Besides trading in their city lifestyles and luxurious penthouses, urban refugees are trading in their suits and Range Rovers for bicycles and flannels. The lifestyle change from living and working in a bustling city center to the calm, lush countryside led to a personal change for many urban refugees, reports Realtor.com. A corporate VP left her 6,800 square foot home for a three-bedroom, three-bath island escape in South Carolina. Now, her days are filled with fishing for her dinners and exploring the surrounding wilderness. Many who fled the city have embraced their new lifestyles, finding a deeper connection to the surrounding nature, and questioning whether a life back in New York City can be sustained.
While some might miss the culture and socializing of their past lives, others have developed a sort of reverse snobbery, celebrating their inner hicks, switching up their Porsches for Ford Broncos and expressing pity for wretches who breathe fouler air. They take pride in their chicken coops, check in with their landscapers as if they were stockbrokers, and have that same gleam in their eyes that Eddie Arnold had as he traded in his suit for overalls in the TV show “Green Acres.”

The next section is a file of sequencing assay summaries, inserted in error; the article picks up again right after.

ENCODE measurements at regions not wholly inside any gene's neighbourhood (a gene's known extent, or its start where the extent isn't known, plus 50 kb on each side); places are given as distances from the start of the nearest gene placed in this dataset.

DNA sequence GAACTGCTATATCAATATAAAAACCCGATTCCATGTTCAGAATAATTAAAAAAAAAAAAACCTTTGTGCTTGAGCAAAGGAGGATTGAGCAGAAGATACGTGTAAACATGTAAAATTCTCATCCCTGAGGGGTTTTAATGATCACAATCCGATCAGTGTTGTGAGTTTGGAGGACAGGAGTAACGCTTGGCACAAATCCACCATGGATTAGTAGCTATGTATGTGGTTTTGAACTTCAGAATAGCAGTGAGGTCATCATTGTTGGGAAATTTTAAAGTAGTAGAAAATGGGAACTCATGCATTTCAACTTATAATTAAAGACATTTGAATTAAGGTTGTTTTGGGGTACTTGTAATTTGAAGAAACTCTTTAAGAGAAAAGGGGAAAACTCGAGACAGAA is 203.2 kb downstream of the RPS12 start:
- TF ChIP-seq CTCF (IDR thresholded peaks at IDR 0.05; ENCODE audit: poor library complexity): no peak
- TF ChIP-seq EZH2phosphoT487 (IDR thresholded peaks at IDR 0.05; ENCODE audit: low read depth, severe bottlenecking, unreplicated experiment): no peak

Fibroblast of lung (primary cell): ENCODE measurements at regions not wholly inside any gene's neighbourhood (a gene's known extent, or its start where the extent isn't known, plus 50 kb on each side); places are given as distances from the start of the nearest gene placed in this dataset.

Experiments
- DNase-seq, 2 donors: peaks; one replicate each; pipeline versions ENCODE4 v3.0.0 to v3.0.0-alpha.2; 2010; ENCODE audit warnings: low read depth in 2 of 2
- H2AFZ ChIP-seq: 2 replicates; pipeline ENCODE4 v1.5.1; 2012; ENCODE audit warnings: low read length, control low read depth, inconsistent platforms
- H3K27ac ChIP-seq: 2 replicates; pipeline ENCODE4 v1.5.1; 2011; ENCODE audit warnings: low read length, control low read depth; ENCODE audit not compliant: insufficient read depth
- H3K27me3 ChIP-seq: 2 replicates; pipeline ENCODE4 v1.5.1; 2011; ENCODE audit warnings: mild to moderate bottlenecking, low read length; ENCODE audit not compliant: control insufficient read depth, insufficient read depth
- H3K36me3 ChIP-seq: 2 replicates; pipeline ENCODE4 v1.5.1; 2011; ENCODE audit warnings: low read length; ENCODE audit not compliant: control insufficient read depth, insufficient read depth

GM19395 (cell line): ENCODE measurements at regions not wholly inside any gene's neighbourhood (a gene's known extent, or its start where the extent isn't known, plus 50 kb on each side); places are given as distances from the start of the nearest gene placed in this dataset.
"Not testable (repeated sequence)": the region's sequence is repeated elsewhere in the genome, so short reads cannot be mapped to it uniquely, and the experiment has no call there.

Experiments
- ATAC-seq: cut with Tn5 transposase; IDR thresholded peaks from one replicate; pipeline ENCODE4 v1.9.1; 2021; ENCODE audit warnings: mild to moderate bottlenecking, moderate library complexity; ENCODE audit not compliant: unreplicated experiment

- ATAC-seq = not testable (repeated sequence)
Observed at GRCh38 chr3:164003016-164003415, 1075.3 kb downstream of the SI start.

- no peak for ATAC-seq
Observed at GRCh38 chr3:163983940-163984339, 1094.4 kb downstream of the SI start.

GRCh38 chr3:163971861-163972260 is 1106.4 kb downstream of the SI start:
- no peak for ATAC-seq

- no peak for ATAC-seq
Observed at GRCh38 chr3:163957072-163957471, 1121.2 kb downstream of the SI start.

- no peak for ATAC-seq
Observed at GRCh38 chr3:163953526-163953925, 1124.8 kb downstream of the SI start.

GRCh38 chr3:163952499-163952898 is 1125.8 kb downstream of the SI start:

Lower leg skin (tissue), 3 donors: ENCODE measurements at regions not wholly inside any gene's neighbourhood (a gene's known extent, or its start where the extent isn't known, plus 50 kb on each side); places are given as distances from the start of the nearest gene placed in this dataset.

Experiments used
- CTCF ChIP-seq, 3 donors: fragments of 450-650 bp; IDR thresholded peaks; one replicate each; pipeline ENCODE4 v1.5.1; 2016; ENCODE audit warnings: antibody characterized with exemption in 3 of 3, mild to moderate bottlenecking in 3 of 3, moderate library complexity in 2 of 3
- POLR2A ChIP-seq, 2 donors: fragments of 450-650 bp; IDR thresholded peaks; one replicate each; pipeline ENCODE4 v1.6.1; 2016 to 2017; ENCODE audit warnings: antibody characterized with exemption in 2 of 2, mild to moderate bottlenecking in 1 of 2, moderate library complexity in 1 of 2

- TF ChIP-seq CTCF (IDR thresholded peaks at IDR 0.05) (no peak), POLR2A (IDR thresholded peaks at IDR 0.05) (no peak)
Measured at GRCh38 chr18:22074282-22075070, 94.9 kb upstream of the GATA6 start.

In Raleigh, Ms. Trunzo and Mr. Malynn paid for their daughter’s horse to be groomed, but now the 13-year-old is mucking out the stables herself. Ms. Trunzo, who dined out almost nightly, has been catching dinner from the Calibogue Sound.
Recently divorced Louis Hoffer, 57, has taken on the roles of plumber, gardener and carpenter since relocating from Seattle. To flee Covid, he decamped to the $2.4 million, three-bed, three-bath vacation condo in Sun Valley, Idaho, that he purchased in 2007 and added on to in 2014. He is redoing his deck and bathrooms and trying to landscape.